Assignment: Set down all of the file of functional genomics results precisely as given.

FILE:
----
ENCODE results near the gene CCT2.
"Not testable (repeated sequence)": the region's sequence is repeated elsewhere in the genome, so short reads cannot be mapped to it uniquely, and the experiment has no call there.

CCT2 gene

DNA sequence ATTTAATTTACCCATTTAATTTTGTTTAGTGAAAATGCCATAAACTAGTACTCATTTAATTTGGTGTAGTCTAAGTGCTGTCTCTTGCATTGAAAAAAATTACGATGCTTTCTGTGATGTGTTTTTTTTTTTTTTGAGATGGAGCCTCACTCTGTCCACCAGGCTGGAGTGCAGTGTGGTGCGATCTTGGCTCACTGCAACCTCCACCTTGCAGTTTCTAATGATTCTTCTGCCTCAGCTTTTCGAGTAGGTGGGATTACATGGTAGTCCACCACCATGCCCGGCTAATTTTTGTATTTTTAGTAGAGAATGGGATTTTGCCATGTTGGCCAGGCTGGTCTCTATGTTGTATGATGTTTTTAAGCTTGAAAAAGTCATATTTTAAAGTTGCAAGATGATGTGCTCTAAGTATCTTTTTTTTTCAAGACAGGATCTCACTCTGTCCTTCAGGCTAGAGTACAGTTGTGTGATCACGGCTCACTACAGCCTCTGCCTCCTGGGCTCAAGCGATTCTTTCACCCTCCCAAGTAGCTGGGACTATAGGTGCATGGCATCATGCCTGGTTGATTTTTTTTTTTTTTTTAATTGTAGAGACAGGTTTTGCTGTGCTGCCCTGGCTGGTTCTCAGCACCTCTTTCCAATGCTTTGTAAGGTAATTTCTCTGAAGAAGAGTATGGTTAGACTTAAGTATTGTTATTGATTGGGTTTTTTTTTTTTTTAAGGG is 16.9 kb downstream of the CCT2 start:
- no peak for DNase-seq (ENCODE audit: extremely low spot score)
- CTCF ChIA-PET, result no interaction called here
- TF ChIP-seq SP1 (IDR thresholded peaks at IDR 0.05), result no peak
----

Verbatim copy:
ENCODE results near the gene CCT2.
"Not testable (repeated sequence)": the region's sequence is repeated elsewhere in the genome, so short reads cannot be mapped to it uniquely, and the experiment has no call there.

CCT2 gene

DNA sequence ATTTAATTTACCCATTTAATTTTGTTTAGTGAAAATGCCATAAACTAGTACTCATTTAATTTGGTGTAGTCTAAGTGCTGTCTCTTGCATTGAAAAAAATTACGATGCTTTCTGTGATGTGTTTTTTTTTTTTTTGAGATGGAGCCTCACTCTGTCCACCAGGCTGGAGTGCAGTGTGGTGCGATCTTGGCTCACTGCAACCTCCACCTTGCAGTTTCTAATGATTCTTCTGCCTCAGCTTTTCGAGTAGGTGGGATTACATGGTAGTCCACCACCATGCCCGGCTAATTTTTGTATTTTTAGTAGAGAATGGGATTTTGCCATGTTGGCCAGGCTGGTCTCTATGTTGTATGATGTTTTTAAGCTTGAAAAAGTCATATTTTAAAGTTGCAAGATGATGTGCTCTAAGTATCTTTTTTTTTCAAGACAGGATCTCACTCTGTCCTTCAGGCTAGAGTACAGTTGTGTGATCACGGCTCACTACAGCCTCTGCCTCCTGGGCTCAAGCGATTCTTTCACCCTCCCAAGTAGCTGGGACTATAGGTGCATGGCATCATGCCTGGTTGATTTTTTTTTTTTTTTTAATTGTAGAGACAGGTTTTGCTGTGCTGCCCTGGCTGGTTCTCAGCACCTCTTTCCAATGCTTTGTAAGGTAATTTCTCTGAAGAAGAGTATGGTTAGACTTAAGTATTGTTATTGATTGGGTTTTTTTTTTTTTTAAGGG is 16.9 kb downstream of the CCT2 start:
- no peak for DNase-seq (ENCODE audit: extremely low spot score)
- CTCF ChIA-PET, result no interaction called here
- TF ChIP-seq SP1 (IDR thresholded peaks at IDR 0.05), result no peak